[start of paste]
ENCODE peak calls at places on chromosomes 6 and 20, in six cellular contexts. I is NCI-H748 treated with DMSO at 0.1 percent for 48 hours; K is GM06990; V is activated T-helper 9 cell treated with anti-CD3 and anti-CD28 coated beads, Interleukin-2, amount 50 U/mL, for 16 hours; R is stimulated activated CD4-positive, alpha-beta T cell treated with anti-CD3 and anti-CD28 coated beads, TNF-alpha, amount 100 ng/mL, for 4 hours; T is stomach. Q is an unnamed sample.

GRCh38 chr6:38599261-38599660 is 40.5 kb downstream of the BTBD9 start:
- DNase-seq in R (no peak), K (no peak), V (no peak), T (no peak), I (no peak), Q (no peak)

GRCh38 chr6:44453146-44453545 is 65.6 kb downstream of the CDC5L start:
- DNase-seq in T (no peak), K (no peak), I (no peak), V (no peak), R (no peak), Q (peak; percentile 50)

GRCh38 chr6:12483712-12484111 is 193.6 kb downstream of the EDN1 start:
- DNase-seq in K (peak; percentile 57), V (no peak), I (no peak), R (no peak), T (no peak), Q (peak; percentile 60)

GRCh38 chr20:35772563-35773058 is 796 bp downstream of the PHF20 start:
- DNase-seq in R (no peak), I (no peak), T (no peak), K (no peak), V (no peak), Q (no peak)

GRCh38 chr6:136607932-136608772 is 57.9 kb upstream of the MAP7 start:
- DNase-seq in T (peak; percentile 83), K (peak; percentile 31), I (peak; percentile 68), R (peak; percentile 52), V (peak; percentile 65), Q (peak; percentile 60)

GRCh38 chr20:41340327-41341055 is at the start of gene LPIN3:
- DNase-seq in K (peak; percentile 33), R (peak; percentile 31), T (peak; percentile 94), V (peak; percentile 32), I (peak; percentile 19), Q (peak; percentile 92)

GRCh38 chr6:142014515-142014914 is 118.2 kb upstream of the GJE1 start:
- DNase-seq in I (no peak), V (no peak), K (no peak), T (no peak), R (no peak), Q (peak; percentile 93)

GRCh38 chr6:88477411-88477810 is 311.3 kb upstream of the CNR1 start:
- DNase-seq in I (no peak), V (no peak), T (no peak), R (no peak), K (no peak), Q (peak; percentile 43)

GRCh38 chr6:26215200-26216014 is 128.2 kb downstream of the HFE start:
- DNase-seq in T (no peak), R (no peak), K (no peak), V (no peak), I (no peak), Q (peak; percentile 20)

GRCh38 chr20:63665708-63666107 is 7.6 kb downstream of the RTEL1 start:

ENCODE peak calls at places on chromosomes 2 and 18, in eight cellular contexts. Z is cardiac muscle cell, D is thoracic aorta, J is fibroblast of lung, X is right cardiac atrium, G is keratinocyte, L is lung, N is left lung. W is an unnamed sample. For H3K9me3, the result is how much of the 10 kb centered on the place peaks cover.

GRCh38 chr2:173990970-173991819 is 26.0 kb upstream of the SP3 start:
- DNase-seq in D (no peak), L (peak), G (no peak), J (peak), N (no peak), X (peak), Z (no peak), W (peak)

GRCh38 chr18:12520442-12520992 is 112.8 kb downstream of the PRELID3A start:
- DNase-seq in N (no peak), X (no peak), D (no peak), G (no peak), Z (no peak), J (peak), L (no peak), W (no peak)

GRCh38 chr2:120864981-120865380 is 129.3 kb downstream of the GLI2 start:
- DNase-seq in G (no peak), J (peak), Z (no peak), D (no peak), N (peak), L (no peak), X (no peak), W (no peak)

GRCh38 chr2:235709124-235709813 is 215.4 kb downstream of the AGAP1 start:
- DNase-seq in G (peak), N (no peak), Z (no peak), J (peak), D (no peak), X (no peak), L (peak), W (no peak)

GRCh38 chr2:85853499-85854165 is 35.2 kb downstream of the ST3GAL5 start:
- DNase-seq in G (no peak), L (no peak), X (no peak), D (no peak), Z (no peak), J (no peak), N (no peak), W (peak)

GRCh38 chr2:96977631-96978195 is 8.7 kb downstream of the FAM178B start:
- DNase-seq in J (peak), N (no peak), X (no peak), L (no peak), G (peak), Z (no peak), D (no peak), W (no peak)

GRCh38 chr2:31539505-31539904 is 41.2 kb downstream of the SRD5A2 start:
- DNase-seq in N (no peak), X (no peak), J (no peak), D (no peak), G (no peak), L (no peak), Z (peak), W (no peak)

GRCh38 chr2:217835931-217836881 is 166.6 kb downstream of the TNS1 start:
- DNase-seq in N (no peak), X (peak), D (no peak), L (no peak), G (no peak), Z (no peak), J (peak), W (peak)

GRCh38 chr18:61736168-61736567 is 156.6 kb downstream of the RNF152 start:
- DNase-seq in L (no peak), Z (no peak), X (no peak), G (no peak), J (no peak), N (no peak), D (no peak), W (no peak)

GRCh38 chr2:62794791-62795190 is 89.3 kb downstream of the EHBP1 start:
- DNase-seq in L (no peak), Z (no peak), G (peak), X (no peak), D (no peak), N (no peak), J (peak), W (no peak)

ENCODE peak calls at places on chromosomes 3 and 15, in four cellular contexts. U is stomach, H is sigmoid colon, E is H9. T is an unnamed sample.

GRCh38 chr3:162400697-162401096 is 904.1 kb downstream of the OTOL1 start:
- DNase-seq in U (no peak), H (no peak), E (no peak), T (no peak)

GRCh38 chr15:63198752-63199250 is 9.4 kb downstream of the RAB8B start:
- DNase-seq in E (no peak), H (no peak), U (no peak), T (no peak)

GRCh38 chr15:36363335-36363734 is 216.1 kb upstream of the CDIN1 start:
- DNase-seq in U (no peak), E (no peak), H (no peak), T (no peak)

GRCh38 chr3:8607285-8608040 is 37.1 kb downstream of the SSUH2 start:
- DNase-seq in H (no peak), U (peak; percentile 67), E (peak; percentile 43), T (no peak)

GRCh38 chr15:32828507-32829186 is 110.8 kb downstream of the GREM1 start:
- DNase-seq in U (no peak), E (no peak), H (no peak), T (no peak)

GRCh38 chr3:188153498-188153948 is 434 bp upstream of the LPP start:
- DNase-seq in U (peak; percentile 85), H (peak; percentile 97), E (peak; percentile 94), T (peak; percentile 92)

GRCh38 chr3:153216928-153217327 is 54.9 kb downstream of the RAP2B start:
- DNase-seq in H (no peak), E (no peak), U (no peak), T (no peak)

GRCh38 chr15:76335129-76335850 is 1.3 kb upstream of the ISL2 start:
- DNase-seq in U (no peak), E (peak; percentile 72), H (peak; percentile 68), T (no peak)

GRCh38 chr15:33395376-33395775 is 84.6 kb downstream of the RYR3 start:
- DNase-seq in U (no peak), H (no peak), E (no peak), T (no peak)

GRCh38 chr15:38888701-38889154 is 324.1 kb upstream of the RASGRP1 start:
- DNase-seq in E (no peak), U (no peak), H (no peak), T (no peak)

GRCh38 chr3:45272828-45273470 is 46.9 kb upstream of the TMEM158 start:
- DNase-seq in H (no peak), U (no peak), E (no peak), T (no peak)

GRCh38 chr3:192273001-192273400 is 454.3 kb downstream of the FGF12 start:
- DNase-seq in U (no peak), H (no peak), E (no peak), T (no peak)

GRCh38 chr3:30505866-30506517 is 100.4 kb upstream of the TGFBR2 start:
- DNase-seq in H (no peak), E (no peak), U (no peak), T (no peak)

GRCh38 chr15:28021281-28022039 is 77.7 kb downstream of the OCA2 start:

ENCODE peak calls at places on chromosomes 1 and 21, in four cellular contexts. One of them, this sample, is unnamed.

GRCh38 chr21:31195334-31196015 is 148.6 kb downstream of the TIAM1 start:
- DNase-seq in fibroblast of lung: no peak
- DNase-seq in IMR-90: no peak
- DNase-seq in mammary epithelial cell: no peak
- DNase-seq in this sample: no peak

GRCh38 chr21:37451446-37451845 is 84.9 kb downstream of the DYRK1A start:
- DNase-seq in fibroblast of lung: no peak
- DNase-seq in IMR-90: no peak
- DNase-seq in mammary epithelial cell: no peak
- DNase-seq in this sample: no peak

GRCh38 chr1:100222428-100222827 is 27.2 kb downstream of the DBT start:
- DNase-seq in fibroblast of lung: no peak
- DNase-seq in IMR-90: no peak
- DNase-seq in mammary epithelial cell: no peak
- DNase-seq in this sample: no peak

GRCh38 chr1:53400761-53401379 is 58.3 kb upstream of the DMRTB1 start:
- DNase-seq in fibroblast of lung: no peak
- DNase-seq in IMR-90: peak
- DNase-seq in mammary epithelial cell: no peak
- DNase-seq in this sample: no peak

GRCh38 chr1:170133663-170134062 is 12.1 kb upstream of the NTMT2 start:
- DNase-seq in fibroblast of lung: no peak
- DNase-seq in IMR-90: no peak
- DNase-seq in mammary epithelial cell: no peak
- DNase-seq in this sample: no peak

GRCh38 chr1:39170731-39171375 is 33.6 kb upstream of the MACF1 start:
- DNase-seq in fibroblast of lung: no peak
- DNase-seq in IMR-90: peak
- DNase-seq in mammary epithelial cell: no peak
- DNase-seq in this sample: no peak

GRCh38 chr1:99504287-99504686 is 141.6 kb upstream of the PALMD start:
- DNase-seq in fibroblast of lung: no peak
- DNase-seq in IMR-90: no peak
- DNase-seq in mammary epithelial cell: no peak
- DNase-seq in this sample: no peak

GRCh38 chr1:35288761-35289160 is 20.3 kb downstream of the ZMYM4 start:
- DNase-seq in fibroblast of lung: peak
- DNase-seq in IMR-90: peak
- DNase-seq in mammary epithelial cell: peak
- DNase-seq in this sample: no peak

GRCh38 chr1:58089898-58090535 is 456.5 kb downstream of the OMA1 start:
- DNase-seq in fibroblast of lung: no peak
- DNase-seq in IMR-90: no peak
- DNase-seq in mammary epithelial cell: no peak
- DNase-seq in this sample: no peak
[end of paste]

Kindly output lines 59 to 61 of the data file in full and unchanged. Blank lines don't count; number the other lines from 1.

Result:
GRCh38 chr15:33395376-33395775 is 84.6 kb downstream of the RYR3 start:
- DNase-seq in U (no peak), H (no peak), E (no peak), T (no peak)

GRCh38 chr15:38888701-38889154 is 324.1 kb upstream of the RASGRP1 start: